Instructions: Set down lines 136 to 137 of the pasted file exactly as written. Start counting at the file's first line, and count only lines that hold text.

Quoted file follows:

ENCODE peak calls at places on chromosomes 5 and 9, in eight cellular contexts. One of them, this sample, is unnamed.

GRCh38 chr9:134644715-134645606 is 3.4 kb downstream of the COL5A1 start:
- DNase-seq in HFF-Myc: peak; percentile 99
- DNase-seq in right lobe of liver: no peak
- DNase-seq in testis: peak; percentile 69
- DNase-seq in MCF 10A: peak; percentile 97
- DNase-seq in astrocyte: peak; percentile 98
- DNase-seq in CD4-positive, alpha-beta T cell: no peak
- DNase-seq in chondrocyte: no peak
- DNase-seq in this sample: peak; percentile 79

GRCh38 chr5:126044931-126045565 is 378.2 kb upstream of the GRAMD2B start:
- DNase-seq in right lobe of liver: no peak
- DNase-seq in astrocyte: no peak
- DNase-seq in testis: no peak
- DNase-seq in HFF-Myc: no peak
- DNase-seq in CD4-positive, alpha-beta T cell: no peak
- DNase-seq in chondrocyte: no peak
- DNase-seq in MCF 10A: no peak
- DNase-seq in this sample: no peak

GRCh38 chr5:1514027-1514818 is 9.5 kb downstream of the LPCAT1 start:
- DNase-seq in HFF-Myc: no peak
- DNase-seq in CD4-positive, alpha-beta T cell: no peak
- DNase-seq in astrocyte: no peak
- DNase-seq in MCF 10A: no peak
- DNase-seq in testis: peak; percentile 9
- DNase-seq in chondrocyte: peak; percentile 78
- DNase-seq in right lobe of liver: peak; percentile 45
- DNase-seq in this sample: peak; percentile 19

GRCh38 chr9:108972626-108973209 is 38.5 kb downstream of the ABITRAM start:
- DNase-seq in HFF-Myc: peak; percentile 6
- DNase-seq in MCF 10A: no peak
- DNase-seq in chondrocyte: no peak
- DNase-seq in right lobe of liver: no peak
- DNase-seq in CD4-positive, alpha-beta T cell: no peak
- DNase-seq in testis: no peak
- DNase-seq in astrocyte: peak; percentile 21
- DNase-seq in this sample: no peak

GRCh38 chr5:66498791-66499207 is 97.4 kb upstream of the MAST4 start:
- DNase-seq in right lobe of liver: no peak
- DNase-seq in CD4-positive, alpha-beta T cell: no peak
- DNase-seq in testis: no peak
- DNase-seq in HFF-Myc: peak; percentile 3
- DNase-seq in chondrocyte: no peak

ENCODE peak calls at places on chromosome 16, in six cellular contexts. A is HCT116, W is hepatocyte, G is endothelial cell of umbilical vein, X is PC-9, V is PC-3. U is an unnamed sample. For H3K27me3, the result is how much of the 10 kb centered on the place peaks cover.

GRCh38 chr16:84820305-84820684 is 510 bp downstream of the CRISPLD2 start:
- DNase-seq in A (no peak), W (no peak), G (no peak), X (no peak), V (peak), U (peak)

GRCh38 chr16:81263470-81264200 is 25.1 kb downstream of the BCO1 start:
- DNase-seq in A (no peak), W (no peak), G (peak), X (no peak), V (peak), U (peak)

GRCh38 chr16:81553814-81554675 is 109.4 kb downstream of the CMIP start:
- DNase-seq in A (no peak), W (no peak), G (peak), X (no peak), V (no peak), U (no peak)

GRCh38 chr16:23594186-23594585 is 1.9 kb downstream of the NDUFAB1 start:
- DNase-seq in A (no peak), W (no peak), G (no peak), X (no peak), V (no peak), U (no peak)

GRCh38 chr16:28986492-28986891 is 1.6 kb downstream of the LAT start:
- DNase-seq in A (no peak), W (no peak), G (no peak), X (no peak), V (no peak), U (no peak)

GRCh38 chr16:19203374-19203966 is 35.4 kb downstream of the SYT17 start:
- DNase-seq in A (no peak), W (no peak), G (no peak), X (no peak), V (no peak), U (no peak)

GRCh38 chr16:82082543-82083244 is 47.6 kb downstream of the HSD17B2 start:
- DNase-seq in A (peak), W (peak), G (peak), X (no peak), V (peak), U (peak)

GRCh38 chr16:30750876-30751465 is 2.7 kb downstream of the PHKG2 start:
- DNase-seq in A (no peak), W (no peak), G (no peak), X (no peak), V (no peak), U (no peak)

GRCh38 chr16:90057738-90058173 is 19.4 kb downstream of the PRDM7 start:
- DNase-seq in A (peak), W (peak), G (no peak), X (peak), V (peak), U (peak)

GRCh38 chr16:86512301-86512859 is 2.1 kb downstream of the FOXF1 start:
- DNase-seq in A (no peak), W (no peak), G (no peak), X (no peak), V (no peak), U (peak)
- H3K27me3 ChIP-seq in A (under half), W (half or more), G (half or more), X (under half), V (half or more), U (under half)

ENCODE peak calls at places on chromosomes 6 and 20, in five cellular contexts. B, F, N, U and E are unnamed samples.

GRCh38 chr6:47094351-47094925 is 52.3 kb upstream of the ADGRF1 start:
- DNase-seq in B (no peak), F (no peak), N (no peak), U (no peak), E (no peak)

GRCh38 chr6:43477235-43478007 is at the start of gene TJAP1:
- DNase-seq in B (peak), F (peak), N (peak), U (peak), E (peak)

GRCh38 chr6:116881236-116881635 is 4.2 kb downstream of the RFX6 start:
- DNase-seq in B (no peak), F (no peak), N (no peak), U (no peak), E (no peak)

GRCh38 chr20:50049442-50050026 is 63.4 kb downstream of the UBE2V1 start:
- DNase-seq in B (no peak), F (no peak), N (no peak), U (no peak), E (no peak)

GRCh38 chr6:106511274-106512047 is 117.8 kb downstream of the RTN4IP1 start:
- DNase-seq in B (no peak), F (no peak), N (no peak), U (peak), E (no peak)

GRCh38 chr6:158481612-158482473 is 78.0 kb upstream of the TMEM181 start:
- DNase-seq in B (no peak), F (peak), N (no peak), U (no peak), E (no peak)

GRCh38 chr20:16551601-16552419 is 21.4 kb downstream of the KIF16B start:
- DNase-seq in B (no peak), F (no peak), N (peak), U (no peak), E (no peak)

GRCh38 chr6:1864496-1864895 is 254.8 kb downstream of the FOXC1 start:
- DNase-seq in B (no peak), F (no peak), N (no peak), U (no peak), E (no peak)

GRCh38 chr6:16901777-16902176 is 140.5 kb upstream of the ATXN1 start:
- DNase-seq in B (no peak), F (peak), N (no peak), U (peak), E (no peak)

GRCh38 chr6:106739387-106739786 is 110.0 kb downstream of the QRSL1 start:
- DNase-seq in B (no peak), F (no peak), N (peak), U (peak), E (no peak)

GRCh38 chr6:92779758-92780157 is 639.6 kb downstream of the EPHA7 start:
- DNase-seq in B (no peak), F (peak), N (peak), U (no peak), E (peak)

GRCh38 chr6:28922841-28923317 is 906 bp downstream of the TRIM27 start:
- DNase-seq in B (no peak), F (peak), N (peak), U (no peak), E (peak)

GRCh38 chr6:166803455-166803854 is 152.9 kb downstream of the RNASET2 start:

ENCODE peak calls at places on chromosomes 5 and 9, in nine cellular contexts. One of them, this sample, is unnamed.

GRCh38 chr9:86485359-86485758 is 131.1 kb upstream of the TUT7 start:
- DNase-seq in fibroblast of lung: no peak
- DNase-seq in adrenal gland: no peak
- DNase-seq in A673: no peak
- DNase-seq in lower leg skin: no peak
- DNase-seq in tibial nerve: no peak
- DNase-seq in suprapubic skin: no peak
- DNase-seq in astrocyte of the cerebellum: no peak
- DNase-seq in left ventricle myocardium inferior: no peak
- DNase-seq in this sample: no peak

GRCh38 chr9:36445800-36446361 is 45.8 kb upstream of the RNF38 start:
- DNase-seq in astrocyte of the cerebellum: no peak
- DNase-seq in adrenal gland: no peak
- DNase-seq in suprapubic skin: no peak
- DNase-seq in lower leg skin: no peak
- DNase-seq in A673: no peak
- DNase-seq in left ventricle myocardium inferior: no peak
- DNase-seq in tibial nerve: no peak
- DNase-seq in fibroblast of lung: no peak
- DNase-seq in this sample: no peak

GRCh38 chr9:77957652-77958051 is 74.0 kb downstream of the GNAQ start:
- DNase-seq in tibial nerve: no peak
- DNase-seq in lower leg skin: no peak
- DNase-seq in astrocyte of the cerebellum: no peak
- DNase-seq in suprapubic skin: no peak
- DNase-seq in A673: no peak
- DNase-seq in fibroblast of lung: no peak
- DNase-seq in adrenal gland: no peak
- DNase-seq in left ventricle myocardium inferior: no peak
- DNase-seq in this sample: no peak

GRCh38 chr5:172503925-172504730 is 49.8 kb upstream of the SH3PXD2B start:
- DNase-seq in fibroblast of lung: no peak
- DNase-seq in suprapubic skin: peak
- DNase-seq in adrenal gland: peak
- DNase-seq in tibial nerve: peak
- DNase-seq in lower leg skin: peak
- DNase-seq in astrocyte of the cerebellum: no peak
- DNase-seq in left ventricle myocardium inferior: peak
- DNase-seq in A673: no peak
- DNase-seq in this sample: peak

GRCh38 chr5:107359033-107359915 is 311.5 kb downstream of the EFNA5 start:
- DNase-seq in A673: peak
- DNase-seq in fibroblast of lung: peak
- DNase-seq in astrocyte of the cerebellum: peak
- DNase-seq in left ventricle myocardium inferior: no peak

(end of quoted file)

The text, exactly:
- DNase-seq in astrocyte of the cerebellum: peak
- DNase-seq in left ventricle myocardium inferior: no peak